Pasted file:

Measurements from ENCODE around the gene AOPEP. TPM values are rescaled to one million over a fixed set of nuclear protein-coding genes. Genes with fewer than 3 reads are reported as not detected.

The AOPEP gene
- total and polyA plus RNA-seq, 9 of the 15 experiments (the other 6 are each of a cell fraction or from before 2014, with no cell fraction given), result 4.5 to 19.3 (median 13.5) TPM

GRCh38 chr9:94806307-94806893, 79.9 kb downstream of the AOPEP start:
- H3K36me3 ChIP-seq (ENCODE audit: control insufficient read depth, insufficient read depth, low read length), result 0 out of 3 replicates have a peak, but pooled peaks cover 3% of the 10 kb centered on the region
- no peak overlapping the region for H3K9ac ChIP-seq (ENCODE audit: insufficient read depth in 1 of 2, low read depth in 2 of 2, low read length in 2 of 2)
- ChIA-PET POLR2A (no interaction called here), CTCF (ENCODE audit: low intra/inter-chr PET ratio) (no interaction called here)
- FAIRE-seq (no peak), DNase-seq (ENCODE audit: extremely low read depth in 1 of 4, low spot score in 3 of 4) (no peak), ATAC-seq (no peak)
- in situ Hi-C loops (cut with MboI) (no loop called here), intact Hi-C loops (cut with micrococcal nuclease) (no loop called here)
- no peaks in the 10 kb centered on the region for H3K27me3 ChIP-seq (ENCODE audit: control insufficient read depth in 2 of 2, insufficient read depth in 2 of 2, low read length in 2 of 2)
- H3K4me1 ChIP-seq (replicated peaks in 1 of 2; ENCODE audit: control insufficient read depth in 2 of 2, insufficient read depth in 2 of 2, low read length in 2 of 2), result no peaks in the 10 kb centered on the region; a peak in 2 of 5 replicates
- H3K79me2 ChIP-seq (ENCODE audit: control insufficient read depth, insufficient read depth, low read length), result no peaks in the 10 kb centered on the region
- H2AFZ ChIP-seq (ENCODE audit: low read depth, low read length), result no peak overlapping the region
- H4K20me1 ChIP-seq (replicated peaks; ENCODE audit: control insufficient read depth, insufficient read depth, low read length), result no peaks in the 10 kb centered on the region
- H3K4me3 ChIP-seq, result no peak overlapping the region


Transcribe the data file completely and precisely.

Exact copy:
Measurements from ENCODE around the gene AOPEP. TPM values are rescaled to one million over a fixed set of nuclear protein-coding genes. Genes with fewer than 3 reads are reported as not detected.

The AOPEP gene
- total and polyA plus RNA-seq, 9 of the 15 experiments (the other 6 are each of a cell fraction or from before 2014, with no cell fraction given), result 4.5 to 19.3 (median 13.5) TPM

GRCh38 chr9:94806307-94806893, 79.9 kb downstream of the AOPEP start:
- H3K36me3 ChIP-seq (ENCODE audit: control insufficient read depth, insufficient read depth, low read length), result 0 out of 3 replicates have a peak, but pooled peaks cover 3% of the 10 kb centered on the region
- no peak overlapping the region for H3K9ac ChIP-seq (ENCODE audit: insufficient read depth in 1 of 2, low read depth in 2 of 2, low read length in 2 of 2)
- ChIA-PET POLR2A (no interaction called here), CTCF (ENCODE audit: low intra/inter-chr PET ratio) (no interaction called here)
- FAIRE-seq (no peak), DNase-seq (ENCODE audit: extremely low read depth in 1 of 4, low spot score in 3 of 4) (no peak), ATAC-seq (no peak)
- in situ Hi-C loops (cut with MboI) (no loop called here), intact Hi-C loops (cut with micrococcal nuclease) (no loop called here)
- no peaks in the 10 kb centered on the region for H3K27me3 ChIP-seq (ENCODE audit: control insufficient read depth in 2 of 2, insufficient read depth in 2 of 2, low read length in 2 of 2)
- H3K4me1 ChIP-seq (replicated peaks in 1 of 2; ENCODE audit: control insufficient read depth in 2 of 2, insufficient read depth in 2 of 2, low read length in 2 of 2), result no peaks in the 10 kb centered on the region; a peak in 2 of 5 replicates
- H3K79me2 ChIP-seq (ENCODE audit: control insufficient read depth, insufficient read depth, low read length), result no peaks in the 10 kb centered on the region
- H2AFZ ChIP-seq (ENCODE audit: low read depth, low read length), result no peak overlapping the region
- H4K20me1 ChIP-seq (replicated peaks; ENCODE audit: control insufficient read depth, insufficient read depth, low read length), result no peaks in the 10 kb centered on the region
- H3K4me3 ChIP-seq, result no peak overlapping the region